Monday, March 3, 2014

10 Mana Pools

 African elephants are best
I did a survey down the pub last week. All my friends think African elephants are best. Because they're the biggest, have got massive tusks and have proportioned ears that they waggle (the elephants, not my friends; although Stan's ears are pretty flappy.).
So African elephants are the best. Really, they are, they are the best. I came across a wild one face to face on a canoeing safari through the Mana Pools National Park in Zimbabwe, back in 1993. Livid it was.
I have since read about Loxodonta Africana (Loxodonta being Greek for 'oblique-sided tooth') in "literature". It is the African elephant that seem to pop up in posh Boys Own type books (literature") to appear tough and Hemmingway-esque. Big butch bearded Edgar Burroughs used African elephants to show off how hard his mythical Tarzan was. You want a tough beast to hang on the wall and impress the totty? Get an African elephant.
Indian elephants? Nope. I hate to say it, in George Orwell's essays written when he was a copper in Burma he comes over as a bit of a nancy when he describes how he shot a Maximus Indicus because of some peer group pressure. The Indian elephants in "A Passage to India"a aren't much tougher. Cushioned seats, parasols, painted spirals omn the forehead and an Edwardian virgin perched on top wending their way to the Malabar Caves. What's macho about that? Get a grip.
Which is why. When. My guide, Ndoro (a native financial adviser dropout from Harare) asked for a volunteer to get out of the canoe and take a stroll onto dry land to steal a close up of a 10,000lb Loxodonta bull I was the first to volunteer.
It wasn't difficult to see that it was a bull. My safe estimate was it had at least 45lbs in that particular department.

Sure I was up for it. Get up close to an elephant, with a real African guide with a real shotgun in the real safari park while doing things my chums back home were already jealous of.
I was ready for Ndoro's briefing session. "Stay behind me, and be very, very quiet." "Rightio." That, was the briefing session.

Slightly vague, I thought. Not too much detail there then. No concerns about my bright orange tee shirt then? Not bothered about you being a tiddly, short, agile, guide bloke with a hefty shooter and me a six foot four novice tourist hands full of poxy camera? No helpful tips for someone who's never stood toe to toe with an African elephant? You're not worried about my deodorant and the wind directions and all those things Robert Redford would be telling David Lean if he was taking Meryl Streep out for a wander into an elephants' front garden?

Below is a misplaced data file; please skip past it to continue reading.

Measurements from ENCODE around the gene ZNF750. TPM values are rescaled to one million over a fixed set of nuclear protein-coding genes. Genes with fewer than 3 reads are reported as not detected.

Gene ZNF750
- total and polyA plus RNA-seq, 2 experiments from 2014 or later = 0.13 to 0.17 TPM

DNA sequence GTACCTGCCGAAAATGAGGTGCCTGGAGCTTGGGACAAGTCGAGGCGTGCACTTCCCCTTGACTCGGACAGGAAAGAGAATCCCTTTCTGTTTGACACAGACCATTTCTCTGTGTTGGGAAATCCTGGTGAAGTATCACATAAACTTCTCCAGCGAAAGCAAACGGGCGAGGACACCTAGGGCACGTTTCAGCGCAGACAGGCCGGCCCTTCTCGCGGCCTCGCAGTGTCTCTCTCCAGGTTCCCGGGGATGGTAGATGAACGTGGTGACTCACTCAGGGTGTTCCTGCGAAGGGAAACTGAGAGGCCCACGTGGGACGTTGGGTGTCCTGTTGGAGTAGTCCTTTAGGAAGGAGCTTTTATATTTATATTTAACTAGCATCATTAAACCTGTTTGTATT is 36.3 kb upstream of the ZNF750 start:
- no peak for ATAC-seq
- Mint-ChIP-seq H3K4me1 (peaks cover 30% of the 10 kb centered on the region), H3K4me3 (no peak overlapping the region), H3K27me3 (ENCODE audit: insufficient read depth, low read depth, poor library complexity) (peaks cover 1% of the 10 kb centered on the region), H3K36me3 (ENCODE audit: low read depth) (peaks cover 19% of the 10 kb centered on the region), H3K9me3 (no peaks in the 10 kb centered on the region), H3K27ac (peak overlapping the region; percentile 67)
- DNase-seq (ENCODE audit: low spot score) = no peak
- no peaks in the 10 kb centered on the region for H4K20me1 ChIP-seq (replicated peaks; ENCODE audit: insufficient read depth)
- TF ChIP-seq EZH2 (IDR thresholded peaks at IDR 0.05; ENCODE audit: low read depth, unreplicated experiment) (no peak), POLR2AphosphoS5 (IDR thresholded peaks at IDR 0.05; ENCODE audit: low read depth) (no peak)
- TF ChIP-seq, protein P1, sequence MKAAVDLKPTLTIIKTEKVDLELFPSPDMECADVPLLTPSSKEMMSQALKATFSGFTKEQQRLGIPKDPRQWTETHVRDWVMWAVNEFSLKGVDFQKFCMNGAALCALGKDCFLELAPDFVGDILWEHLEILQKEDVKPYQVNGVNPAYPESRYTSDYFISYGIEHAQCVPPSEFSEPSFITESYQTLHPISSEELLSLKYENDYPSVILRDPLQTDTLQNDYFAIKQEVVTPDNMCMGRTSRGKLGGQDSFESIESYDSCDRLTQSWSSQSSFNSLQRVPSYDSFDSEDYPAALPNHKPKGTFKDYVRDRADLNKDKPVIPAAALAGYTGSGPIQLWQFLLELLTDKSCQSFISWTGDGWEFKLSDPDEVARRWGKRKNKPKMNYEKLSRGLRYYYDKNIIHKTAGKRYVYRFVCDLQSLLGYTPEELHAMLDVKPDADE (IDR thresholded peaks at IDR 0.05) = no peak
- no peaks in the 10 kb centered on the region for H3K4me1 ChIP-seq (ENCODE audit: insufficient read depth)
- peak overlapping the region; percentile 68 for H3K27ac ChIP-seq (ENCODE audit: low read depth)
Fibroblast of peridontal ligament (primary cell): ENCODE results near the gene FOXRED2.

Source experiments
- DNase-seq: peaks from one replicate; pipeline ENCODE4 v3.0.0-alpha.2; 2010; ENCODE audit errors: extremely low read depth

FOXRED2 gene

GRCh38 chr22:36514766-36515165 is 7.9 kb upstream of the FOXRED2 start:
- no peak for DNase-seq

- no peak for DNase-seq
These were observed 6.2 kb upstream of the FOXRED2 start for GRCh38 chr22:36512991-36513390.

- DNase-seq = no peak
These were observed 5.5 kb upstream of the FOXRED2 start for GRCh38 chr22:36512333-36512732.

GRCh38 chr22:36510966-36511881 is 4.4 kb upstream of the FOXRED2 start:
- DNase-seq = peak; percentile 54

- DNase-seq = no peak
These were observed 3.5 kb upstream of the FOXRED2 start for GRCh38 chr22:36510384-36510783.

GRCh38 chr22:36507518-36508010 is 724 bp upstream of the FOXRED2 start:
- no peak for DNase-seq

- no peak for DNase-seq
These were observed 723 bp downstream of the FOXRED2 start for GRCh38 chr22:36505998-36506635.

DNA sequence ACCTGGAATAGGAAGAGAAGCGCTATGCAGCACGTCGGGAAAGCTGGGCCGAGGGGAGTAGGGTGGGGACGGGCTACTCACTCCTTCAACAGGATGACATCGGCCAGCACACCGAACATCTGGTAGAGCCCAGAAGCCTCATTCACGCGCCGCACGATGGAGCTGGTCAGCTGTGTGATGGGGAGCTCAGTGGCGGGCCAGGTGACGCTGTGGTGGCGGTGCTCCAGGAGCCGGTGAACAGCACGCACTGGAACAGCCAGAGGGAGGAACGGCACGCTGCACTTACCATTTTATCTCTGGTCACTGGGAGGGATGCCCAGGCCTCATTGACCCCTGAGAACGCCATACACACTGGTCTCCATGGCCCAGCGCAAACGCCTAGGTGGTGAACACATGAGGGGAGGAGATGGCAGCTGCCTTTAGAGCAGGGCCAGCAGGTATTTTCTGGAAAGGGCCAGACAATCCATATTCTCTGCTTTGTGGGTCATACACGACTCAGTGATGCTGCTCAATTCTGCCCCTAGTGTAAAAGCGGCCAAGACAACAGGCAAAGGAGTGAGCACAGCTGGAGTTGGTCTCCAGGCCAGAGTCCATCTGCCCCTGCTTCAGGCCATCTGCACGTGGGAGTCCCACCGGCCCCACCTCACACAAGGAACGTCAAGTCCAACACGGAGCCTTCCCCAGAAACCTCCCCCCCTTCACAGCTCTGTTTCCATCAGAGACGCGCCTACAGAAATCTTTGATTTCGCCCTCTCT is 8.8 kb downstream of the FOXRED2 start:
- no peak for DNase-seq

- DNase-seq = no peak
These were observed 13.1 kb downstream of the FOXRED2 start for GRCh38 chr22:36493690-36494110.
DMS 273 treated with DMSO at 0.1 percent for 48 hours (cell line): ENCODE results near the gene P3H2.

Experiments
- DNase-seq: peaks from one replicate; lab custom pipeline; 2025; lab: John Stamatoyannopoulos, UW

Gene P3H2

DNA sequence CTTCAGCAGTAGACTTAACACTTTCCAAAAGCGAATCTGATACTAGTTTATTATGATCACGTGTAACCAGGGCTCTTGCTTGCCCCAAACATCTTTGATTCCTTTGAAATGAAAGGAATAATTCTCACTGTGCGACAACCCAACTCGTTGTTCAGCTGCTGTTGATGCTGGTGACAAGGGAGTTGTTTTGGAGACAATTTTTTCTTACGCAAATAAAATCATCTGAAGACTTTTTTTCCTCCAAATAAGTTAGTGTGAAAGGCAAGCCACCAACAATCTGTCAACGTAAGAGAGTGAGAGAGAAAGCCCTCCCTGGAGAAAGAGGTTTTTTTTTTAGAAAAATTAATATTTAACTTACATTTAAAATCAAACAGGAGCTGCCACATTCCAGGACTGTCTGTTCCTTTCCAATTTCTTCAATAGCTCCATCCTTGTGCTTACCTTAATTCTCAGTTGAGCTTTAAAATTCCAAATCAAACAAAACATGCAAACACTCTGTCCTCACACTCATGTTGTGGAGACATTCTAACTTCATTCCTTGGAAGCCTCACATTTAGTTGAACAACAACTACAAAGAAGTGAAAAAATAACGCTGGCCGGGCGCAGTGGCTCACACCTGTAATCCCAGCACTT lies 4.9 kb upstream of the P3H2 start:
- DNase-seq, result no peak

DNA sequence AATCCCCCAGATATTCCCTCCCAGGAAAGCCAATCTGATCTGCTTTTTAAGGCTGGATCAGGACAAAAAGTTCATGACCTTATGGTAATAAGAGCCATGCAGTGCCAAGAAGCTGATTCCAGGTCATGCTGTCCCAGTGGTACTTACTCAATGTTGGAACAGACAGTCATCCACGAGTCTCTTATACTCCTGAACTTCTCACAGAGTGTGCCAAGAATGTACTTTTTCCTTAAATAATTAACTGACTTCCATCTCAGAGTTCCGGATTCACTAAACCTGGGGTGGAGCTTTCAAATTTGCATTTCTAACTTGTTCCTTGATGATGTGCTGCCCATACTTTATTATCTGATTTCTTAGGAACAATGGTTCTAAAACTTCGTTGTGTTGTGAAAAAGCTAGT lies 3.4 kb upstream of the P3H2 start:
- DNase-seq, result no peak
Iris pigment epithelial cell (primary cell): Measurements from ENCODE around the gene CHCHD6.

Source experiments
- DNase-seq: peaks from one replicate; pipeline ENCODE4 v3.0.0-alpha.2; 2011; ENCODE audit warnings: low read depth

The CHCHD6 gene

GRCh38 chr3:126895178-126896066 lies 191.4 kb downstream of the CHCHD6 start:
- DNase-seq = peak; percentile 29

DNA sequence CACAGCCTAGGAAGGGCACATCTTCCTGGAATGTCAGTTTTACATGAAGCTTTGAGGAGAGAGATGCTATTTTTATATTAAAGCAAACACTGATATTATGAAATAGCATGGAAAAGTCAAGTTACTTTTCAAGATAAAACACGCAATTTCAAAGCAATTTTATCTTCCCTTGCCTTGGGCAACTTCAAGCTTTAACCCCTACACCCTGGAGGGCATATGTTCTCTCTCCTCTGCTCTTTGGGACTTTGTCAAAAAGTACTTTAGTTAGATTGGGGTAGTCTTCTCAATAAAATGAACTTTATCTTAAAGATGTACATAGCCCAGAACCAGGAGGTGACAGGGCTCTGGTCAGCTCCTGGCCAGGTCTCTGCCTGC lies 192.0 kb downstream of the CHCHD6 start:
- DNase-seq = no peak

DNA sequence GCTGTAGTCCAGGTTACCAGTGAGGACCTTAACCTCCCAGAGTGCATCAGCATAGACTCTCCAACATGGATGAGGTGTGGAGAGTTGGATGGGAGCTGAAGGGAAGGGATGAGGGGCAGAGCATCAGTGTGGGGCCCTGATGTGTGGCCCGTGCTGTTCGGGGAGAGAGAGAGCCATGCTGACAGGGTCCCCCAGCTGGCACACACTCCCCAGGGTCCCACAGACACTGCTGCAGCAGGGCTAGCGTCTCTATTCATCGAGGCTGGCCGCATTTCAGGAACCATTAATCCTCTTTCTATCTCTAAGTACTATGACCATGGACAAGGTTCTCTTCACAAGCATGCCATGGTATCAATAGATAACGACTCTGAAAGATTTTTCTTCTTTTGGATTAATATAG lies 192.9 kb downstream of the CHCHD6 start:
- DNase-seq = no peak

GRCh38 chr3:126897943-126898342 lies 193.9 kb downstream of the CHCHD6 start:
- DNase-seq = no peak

Is there any Plan B? Thoughts about a Plan A for that matter? Nope. A vacuum of silence.
I think after years of doing these trips Ndoro had distilled the briefing to its purest essence, he'd boiled away the watery sauce to a saturated mouthwatering jus, or maybe he only wanted that I stayed behind and didn't bugger it up by getting excited.

And. He was off and away.

The Zambezi riverbank mud had got very sloshy and slurpy after the previous night's electrical storm lashed rain down all night onto our sand island camp. The clay bank Ndoro and I sloshed up onto and through was so muddy we were up to our knees in ten yard, up to our thighs in fifteen and after twenty I was sure Ndoro's bollocks were getting the spa treatment. Me? I could hardly move. Le alone run.
Twenty yards away from the elephant and it was already bigger than anything I'd seen at Whipsnade...

"Excuse me. How close are we intending to go?"

"Oh, very close. Be very, very quiet."

The elephant ears, the ones behind the great, long, lethal tusks, were starting to flap. The tusks had seen some previous action; bashed, chipped and off curve.  And Larry Loxodonta had started doing a "thing." With its foot. As I remember the thing wasn't a "come closer guys, do me in profile" thing. It came over more like Travis Bickle; "Are you walking at me, are you walking at me? I don't see anyone else here. Are you two walking at me?"